Russell Westbrook stared at the box score from the Lakers’ 121-103 loss to the Chicago Bulls on Monday as if he might find a hidden explanation among the minus signs and poor three-point shooting percentage printed on the sheet of paper in front of him. Either that, or he hoped the intensity of his gaze would burn holes in it and destroy the evidence of another disappointing performance by the Lakers at Staples Center.
They opened the season with 12 of their first 15 games at home, a soft schedule that should have allowed them to build confidence while they built a winning record. They played the three road games on two trips — a back-to-back sequence at San Antonio and Oklahoma City, and a visit to Portland — so they were spared having to travel to the Eastern time zone.
Their depth should have kept them going even after LeBron James strained an abdominal muscle on Nov. 2 and exited the lineup. That’s why they loaded up on veterans last summer.
Not much has worked out the way the Lakers planned.
James remains day to day after missing his seventh straight game, their depth hasn’t saved them, their defense hasn’t been as reliable or consistent as it was last season, and they stumbled through the cushiest part of their schedule with a 7-5 record at home and 8-7 overall. Soon, things will get tougher. On Wednesday they’ll face the defending NBA champion Bucks at Milwaukee to launch a five-game trip that will take them out of the Pacific time zone and out of their comfort zone.
“We welcome the road trip. It will be good for us,” coach Frank Vogel said. “We’ve been struggling a little bit and a change in environment should be good for us.”
It can’t get much worse than their loss to the Bulls on Monday, in which they trailed by 28 points in the fourth quarter. “I don’t think you’re going to beat anybody shooting six for 32 from three in today’s game,” Carmelo Anthony said. “We can talk about a lot of other things that went on tonight, but when you shoot six for 32 from three you’re not going to beat anybody unless you’re on point in every other aspect of the game. And that’s how the night went for us.
“There’s no excuses for that. We shot 18% tonight from three and we can make a couple more threes the game might change. But it’s one of them nights. It’s just one of them nights we weren’t getting a lot of looks, we weren’t making the shots that we were taking. I don’t know what else to say about that.”
Their goal for the trip is simple, according to Anthony.
“Get the win Wednesday,” he said. “Then from that point on, you’re on the road, so that first game on the road is always a big one to get. We know it will be tough going in there and getting it but we believe in ourselves and we feel that we’ve got the team to go in there and do it. Why not go on the road and start it off with a win?
“Wednesday for sure is very big on our list.”
Every other game should be just as big for the Lakers, who hope being in each other’s company for their cold-weather odyssey to Milwaukee, Boston, Detroit, New York and Indiana might be just what they need now.
“It creates more togetherness, cohesiveness and finding ways to lean on each other,” Westbrook said of the opportunity for players to bond while away from home. “We know you go on the road, you’re going against the home crowd so you have no choice but to lean on each other. If you don’t, you don’t have a chance to win.”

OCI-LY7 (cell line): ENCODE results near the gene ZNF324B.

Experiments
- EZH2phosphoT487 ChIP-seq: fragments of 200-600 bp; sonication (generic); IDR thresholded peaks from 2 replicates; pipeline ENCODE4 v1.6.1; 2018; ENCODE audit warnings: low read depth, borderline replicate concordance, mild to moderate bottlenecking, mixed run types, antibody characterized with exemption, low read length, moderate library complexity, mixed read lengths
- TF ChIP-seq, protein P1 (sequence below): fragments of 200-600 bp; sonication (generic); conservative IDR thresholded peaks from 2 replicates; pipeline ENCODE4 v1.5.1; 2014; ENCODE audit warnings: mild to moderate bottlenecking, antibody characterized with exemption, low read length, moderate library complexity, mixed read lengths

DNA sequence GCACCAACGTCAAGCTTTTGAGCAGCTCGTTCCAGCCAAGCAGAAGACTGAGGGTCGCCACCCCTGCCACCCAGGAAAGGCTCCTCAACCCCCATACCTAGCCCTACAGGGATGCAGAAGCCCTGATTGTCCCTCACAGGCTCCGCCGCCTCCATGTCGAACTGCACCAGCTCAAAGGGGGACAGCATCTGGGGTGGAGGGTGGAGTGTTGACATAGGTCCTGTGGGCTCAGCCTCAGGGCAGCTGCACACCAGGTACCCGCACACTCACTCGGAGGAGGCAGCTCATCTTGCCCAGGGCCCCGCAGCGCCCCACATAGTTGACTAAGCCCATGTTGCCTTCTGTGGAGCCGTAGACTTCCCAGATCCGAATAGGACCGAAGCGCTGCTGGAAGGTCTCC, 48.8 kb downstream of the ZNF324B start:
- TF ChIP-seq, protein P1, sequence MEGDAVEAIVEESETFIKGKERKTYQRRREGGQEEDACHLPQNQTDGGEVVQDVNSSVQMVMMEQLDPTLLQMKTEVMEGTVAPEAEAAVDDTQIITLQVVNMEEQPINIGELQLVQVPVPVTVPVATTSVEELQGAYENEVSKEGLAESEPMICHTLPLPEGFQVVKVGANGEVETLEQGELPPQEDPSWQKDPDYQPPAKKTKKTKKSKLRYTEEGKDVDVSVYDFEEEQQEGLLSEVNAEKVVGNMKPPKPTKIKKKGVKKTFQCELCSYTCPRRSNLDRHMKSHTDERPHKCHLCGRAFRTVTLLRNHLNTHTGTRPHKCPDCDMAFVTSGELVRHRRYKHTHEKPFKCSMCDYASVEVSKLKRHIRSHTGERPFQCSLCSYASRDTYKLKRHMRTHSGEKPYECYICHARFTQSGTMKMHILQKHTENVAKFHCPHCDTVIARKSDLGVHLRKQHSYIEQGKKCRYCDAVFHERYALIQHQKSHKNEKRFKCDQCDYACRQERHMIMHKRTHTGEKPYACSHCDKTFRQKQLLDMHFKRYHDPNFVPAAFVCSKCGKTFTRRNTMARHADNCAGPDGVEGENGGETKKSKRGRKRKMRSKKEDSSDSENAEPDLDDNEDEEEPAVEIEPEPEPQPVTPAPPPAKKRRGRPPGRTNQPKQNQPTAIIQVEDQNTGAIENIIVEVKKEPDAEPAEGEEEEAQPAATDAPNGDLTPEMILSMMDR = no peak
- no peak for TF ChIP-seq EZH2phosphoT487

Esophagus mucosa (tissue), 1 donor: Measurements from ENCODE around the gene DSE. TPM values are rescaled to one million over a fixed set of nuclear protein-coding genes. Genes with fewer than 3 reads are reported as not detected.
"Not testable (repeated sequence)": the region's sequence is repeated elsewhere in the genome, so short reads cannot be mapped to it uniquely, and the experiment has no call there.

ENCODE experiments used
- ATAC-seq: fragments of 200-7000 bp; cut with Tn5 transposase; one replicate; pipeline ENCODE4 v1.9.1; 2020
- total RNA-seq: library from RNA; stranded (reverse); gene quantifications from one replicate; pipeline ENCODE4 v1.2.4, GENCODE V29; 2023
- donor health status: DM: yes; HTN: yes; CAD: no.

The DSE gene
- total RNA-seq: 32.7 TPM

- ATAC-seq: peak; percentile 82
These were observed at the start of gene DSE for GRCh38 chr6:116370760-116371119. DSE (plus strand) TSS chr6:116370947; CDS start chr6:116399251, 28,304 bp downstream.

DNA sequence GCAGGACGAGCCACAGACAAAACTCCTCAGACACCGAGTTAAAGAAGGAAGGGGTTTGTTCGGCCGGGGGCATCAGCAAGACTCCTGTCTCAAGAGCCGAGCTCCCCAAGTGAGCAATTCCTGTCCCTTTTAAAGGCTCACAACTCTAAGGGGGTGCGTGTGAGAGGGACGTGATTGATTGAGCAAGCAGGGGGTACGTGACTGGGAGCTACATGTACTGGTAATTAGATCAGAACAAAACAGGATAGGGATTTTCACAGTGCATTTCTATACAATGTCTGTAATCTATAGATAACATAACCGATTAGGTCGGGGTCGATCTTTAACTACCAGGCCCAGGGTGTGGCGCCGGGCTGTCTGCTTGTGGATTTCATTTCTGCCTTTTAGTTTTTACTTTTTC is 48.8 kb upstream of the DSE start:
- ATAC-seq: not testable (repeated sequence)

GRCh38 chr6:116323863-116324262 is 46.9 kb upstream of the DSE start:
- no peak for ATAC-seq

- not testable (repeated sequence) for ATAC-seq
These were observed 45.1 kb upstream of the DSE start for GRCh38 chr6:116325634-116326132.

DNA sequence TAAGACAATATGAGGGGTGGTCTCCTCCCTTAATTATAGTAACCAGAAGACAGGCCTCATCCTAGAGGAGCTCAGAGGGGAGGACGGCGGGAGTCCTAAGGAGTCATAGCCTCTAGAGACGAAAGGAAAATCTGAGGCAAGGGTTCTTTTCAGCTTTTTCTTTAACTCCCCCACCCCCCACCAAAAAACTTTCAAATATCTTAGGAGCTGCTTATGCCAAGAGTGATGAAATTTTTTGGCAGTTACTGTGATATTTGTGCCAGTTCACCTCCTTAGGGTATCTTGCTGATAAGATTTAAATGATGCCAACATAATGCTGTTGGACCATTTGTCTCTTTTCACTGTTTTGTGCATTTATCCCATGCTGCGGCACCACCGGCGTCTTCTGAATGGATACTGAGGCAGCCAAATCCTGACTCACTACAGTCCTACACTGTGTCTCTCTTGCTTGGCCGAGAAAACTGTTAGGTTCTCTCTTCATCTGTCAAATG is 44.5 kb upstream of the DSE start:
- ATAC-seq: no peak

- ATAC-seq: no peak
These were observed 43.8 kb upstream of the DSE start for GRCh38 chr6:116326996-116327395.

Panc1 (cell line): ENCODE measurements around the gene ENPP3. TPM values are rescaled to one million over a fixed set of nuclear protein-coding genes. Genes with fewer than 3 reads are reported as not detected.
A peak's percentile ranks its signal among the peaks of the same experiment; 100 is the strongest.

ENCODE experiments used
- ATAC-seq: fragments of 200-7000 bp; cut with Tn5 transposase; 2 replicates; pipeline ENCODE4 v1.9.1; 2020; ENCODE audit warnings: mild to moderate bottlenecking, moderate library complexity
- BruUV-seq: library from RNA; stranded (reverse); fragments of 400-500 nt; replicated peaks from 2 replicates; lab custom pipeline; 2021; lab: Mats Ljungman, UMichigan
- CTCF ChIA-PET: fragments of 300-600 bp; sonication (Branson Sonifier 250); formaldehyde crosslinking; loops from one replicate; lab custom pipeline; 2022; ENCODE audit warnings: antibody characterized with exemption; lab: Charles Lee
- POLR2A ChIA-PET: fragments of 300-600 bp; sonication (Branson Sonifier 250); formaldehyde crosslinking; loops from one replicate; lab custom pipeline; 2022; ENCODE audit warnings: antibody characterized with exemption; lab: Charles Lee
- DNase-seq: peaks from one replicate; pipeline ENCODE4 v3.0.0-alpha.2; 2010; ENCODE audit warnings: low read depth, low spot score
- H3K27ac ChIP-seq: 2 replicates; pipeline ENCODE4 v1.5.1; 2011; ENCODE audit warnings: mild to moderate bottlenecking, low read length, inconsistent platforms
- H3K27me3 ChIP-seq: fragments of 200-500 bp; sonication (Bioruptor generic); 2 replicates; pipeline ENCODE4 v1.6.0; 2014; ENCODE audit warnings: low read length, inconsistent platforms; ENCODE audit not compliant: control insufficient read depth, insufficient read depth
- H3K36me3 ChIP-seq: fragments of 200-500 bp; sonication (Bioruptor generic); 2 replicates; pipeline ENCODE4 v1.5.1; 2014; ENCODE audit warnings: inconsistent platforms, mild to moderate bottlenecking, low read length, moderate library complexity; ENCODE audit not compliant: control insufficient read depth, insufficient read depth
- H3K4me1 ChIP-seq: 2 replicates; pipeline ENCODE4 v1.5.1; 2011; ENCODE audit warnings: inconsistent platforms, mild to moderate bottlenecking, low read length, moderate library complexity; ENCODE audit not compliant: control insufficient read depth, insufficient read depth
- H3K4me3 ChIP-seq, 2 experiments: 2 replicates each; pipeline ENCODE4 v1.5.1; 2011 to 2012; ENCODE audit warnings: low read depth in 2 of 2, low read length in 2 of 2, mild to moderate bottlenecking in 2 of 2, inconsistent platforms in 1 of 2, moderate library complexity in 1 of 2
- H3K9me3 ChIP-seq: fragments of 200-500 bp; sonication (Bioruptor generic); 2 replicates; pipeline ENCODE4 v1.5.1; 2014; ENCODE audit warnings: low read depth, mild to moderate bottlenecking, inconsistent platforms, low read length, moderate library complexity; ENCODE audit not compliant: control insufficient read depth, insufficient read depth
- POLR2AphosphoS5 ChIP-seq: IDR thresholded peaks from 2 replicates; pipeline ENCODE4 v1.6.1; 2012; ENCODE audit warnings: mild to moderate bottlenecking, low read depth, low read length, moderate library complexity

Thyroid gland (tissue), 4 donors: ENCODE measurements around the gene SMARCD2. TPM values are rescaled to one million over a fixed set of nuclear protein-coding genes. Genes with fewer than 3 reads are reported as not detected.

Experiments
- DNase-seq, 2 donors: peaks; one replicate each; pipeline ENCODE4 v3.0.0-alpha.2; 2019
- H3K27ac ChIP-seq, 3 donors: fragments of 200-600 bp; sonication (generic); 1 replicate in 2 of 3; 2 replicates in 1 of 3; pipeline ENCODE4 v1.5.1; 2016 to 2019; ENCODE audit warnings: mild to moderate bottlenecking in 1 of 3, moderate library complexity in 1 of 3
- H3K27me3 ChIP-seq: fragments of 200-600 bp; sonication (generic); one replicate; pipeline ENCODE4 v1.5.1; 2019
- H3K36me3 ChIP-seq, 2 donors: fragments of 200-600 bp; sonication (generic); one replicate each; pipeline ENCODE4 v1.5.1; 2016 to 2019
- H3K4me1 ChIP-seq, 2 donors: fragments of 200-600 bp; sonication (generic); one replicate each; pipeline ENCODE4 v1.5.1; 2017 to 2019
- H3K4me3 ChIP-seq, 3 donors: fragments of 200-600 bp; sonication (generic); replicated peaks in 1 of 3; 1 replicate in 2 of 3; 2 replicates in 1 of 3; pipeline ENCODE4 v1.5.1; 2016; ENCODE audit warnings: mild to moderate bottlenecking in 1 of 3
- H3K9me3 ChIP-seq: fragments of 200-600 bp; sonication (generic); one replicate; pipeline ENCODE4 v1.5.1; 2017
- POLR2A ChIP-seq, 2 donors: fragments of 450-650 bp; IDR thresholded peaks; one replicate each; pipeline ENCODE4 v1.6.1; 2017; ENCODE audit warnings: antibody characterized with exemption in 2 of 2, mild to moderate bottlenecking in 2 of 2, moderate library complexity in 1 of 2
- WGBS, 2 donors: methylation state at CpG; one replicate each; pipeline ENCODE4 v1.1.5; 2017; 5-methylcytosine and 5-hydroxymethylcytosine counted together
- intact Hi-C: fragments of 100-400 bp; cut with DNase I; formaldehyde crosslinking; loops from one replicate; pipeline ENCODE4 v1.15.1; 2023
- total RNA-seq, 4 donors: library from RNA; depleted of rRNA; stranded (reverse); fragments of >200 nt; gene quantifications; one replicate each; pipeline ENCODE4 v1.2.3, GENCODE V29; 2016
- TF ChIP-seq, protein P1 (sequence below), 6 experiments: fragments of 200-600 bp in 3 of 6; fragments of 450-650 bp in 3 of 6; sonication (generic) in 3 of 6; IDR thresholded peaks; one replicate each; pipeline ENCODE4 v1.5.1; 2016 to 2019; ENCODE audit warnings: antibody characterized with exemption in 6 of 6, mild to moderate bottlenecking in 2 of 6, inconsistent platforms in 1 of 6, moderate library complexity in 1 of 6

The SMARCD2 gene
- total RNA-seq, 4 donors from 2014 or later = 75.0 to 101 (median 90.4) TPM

Forward Talen Horton-Tucker, who scored a career-high 28 points Monday and tied for the team rebounding lead with six, believes this trip is coming at a good time for the Lakers and can help them become more cohesive on and off the court.
“The road is definitely a place for us where our bond has to come together,” he said. “The whole team just has to jell a little bit more on the road. We know we’re going to be just with each other. We have no choice but to get that chemistry up, so we’re just going to try to get better from here.”
The Bucks (6-8) have lost their last two games and have allowed their opponent to score 100 or more points in all but one game. But as the defending champions they’ll provide a measuring stick for the Lakers as they approach the one-quarter point of the season. Anthony said 15 games weren’t enough to evaluate the team but the Lakers will reach the 20-game mark by the end of this trip. It won’t be too early to pass judgment then.
“After the first 20 games, then we know where we’re at. We know what we need to do, after the first 20 games,” he said. “For me, I just analyze the season like that, kind of break the season down into four parts, three or four parts, but the first 20 games is kind of getting out of the gate and seeing what we have as a team. Evaluating us after that, especially with injuries, guys being out, guys coming back.
“It’s a long season. I’m going to keep saying that until we get to the halfway mark. But it’s a long season. There’s some things that we have to do, have to get better at, have to learn from. … There’s things that we have to get better at. We will get better at. We know it. We talk about it. We discuss it. So now it’s just a matter of putting that in motion.”
They haven’t gotten their act together yet but they must take it on the road, anyway. They can return as a team bonded by adversity or as a team still seeking an identity.
This story originally appeared in Los Angeles Times.